Prevention Magazine . January, 2005
Wise ways to make your New Year’s goals a reality.
When I was on a medical school admissions committee years ago, one application stood out from hundreds of others. It began, “Why would a single mother of five, who makes her living as a bartender, want to go to medical school?” The words hummed with positive energy and a strong resolve to become a physician. The applicant, Sophie, had a clear plan for who would watch her kids and how she could manage the rigors of medical training and raise her family without getting overwhelmed. She was a star student who became a great doctor because she knew how to harness the power of intention to make her dreams a reality.
As a new year dawns, I’m taking advantage of this annual time for self-reflection to prioritize my goals for 2005 and make specific plans that support them. As I learned from watching Sophie succeed in medical school, getting specific about your goals is the best way to put power behind your intentions and bring your dreams closer to reality.
One of my most important goals this year is to get in great shape. I turned 59 in October, and health isn’t something I can take for granted. So as I live the 60th year of my life, here are some of the tools I’ll be using to help me fulfill my resolutions. I hope you find them helpful, too.
Focus Your Intention
Did you ever have a clear plan—going back to school, giving up a bad habit, or even organizing your house—but you just couldn’t manage to do it? It may be that you haven’t tapped into what your intention is really about. For example, when I think about why I want to get in shape, the first reason that comes up is the most superficial: I want to look better. But looks alone aren’t enough to motivate me to disappear several times a week to the garage, where the treadmill, Bowflex, and yoga props are waiting. The intention that really motivates me to get back in shape is love.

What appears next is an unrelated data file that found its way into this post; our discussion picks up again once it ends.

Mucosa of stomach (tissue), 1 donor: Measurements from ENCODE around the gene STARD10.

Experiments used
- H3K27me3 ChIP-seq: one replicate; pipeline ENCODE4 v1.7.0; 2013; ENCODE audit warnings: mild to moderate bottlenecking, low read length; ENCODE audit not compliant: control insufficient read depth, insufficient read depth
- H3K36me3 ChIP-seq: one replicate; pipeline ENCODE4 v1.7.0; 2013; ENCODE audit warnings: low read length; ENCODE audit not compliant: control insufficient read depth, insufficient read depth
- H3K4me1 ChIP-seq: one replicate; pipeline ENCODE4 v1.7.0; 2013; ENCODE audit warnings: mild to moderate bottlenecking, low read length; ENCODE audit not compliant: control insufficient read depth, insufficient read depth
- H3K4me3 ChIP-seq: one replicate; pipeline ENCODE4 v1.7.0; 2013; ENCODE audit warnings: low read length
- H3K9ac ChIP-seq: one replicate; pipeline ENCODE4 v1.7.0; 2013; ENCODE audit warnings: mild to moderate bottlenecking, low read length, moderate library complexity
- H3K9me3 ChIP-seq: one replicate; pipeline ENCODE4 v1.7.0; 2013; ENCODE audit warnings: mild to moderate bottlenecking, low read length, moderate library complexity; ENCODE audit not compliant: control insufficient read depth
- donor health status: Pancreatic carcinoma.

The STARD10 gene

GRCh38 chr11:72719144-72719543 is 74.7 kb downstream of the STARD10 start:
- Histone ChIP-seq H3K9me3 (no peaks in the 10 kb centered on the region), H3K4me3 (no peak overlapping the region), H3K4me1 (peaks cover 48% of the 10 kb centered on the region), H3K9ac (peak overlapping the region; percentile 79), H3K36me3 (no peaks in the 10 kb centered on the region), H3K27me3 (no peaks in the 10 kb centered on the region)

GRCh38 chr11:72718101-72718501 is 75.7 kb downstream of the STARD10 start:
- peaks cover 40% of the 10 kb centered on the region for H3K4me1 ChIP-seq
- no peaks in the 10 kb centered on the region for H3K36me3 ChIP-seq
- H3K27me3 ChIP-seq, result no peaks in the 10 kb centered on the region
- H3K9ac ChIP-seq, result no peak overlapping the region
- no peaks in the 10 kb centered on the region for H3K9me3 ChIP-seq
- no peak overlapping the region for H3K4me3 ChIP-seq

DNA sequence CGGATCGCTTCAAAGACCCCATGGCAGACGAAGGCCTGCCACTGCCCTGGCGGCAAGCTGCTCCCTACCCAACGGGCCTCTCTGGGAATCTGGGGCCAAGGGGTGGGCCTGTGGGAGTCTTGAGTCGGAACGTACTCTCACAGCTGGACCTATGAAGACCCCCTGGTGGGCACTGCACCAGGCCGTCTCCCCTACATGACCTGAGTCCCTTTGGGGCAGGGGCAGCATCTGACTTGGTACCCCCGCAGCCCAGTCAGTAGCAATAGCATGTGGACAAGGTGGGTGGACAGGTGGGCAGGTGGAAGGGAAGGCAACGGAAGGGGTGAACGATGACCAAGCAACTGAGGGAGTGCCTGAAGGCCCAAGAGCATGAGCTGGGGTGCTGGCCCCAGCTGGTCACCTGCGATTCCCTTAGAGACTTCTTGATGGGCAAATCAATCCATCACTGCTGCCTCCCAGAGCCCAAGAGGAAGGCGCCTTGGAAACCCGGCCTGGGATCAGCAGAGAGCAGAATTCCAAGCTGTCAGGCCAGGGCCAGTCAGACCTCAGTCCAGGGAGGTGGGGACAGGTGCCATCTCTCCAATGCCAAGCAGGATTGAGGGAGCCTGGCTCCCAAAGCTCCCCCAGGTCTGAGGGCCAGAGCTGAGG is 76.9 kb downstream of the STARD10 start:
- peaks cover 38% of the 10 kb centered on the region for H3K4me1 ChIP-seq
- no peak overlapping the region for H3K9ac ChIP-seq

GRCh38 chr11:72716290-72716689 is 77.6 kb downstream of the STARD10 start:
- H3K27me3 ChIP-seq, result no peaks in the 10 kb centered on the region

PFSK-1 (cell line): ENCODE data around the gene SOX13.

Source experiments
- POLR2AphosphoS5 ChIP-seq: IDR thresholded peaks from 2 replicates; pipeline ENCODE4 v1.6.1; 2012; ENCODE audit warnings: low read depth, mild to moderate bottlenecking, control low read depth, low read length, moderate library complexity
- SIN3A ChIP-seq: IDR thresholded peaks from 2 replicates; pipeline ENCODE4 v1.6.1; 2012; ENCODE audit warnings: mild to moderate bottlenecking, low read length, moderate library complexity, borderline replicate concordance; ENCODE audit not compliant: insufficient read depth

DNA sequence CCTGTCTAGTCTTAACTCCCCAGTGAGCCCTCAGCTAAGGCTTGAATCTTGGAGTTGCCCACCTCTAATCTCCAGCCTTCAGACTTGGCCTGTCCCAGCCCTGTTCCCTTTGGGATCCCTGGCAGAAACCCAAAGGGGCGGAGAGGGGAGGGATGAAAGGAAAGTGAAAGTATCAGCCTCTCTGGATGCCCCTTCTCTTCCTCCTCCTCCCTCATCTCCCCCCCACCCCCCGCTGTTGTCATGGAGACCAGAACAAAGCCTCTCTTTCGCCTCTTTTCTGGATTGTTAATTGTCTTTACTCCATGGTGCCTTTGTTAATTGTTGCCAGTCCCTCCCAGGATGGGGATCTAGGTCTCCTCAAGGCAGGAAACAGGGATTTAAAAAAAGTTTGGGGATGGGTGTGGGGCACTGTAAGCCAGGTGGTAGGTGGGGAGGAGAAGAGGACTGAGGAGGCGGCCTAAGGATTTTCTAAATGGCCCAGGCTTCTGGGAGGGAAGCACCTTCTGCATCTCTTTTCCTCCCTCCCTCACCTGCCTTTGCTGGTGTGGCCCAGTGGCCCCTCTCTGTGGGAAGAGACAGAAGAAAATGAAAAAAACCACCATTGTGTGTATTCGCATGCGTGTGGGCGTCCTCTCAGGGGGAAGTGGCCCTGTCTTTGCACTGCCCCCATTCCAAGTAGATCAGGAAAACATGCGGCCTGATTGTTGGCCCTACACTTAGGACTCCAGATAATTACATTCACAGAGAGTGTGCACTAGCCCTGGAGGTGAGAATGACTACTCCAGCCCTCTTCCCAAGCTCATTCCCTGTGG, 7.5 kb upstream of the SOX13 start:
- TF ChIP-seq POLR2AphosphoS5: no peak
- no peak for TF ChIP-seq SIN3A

In June I’m marrying a man who has made skeptical old me believe in soul mates. After waiting most of a lifetime for this kind of deep, wild, intimate connection, I want plenty of energy to enjoy it. If getting in shape gives me more time and stamina to enjoy this precious love and life, that’s what will get my butt out to the garage.
Why do you want to commit to a particular resolution? The key to clarifying intention is to ask yourself that question with candor and open-minded curiosity. Making a list of the reasons can help you discern the deeper levels of motivation that will empower your intention. Alternatively, it may reveal that you don’t really resonate with a particular resolution, and you can drop it. Be honest with yourself.
Find a Role Model
In my early 30s I was seriously out of shape from commuting, working long hours, and caring for my two boys. I began to think that I was the biggest sloth on the planet. Then one night I saw an inspiring TV special about a much older woman who was running marathons. She’d started training in her 50s, out of shape and overweight, and at first could run only to her mailbox and back. As I started getting in shape, I’d alternate walking and jogging, repeating to myself on each exhale, If she can do it, so can I. Similarly, you should look around for someone who inspires you to meet your goal.